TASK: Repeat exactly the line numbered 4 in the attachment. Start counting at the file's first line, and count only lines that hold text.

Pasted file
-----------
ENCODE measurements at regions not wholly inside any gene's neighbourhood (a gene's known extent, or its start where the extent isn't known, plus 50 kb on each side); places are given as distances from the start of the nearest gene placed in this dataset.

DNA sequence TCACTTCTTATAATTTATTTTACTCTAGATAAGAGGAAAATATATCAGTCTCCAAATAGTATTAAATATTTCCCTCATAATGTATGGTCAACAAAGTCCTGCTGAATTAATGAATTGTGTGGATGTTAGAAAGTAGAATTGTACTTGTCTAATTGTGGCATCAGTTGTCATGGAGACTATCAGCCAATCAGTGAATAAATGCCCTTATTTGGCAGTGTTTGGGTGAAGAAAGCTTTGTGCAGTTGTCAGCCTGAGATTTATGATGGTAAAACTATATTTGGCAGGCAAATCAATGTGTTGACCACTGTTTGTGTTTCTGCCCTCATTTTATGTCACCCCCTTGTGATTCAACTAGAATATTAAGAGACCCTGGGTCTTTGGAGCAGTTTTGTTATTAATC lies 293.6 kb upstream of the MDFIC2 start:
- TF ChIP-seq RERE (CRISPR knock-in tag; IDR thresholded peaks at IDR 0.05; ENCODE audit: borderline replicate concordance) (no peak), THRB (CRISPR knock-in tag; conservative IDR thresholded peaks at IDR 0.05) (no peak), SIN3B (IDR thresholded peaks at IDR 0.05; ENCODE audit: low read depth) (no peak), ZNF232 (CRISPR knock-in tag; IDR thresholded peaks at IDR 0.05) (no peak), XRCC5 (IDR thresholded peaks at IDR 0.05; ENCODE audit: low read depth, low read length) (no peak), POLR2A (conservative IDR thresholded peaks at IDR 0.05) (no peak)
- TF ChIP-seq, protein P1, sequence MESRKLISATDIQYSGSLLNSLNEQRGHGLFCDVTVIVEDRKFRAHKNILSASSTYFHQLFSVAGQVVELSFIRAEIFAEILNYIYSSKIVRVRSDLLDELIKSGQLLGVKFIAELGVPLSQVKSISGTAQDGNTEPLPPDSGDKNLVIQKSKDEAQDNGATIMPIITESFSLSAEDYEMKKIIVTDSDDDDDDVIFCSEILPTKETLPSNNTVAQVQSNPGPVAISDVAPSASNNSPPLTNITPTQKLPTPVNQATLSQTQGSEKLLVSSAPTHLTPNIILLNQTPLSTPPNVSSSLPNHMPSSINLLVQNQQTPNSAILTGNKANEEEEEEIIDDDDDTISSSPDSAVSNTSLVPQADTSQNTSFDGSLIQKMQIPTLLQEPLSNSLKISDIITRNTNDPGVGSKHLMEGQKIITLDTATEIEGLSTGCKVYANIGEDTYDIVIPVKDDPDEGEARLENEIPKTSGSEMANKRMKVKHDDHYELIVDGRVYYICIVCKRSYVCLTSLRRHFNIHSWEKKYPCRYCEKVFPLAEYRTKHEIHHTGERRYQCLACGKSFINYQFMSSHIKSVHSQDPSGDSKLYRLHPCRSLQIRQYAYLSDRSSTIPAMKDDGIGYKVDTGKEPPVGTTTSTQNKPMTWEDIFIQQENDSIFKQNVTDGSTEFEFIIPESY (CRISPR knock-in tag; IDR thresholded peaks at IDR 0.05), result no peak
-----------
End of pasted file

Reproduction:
- TF ChIP-seq, protein P1, sequence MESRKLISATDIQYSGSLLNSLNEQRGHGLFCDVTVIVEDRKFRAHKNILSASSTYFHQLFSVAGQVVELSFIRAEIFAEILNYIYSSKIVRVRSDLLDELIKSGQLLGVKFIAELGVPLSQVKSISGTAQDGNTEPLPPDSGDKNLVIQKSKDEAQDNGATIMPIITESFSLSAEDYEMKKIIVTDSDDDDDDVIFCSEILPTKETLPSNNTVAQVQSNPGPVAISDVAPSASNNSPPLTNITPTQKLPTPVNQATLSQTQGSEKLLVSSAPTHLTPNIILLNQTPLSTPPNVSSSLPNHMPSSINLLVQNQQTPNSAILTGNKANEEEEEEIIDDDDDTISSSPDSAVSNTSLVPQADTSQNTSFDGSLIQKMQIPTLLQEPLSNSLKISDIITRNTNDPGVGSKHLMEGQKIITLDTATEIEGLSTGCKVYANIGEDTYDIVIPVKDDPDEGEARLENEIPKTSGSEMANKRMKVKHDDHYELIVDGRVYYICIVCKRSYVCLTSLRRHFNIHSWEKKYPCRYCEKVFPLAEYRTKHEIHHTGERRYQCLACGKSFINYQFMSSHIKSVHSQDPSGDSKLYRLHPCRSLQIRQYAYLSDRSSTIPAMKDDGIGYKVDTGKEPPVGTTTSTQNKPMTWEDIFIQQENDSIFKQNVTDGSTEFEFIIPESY (CRISPR knock-in tag; IDR thresholded peaks at IDR 0.05), result no peak